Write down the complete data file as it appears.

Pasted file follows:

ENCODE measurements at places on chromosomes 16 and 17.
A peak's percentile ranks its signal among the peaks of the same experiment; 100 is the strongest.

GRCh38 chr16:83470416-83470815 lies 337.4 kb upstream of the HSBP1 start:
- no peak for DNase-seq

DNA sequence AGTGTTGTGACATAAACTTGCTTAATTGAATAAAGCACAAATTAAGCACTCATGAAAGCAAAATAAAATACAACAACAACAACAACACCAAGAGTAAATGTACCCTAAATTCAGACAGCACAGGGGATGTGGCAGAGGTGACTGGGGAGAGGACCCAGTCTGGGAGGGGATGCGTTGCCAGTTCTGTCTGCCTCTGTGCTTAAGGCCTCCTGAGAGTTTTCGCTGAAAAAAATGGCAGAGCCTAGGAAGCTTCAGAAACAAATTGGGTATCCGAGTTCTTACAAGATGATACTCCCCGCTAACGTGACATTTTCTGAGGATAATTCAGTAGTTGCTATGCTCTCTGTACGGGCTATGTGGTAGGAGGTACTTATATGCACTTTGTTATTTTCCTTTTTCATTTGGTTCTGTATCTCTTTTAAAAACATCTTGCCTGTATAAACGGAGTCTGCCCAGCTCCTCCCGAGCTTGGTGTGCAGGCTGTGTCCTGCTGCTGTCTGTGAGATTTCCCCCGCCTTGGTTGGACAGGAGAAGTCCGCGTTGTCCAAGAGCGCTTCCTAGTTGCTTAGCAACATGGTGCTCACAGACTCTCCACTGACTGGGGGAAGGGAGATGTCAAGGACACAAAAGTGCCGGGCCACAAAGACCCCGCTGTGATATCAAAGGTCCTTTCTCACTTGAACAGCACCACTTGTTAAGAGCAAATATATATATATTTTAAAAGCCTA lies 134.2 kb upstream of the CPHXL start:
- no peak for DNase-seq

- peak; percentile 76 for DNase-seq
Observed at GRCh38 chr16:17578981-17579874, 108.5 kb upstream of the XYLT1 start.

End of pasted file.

ENCODE measurements at places on chromosomes 16 and 17.
A peak's percentile ranks its signal among the peaks of the same experiment; 100 is the strongest.

GRCh38 chr16:83470416-83470815 lies 337.4 kb upstream of the HSBP1 start:
- no peak for DNase-seq

DNA sequence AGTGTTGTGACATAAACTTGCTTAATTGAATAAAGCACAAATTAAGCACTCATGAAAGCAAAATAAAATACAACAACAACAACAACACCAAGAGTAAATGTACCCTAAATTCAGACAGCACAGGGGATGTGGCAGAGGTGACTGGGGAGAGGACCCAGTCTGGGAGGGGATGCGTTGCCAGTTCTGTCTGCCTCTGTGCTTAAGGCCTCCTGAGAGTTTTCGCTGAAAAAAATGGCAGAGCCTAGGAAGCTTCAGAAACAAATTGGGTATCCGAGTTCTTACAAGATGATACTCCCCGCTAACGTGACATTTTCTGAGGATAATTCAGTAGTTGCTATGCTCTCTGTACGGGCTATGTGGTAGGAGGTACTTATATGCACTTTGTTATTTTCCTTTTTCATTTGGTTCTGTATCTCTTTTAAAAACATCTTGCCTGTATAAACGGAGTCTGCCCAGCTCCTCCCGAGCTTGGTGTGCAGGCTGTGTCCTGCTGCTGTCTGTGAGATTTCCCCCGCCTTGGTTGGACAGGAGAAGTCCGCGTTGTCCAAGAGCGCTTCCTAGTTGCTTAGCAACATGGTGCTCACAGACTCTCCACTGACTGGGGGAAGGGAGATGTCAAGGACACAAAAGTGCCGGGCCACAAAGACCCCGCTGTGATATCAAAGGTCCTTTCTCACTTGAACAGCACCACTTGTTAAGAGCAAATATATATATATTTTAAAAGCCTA lies 134.2 kb upstream of the CPHXL start:
- no peak for DNase-seq

- peak; percentile 76 for DNase-seq
Observed at GRCh38 chr16:17578981-17579874, 108.5 kb upstream of the XYLT1 start.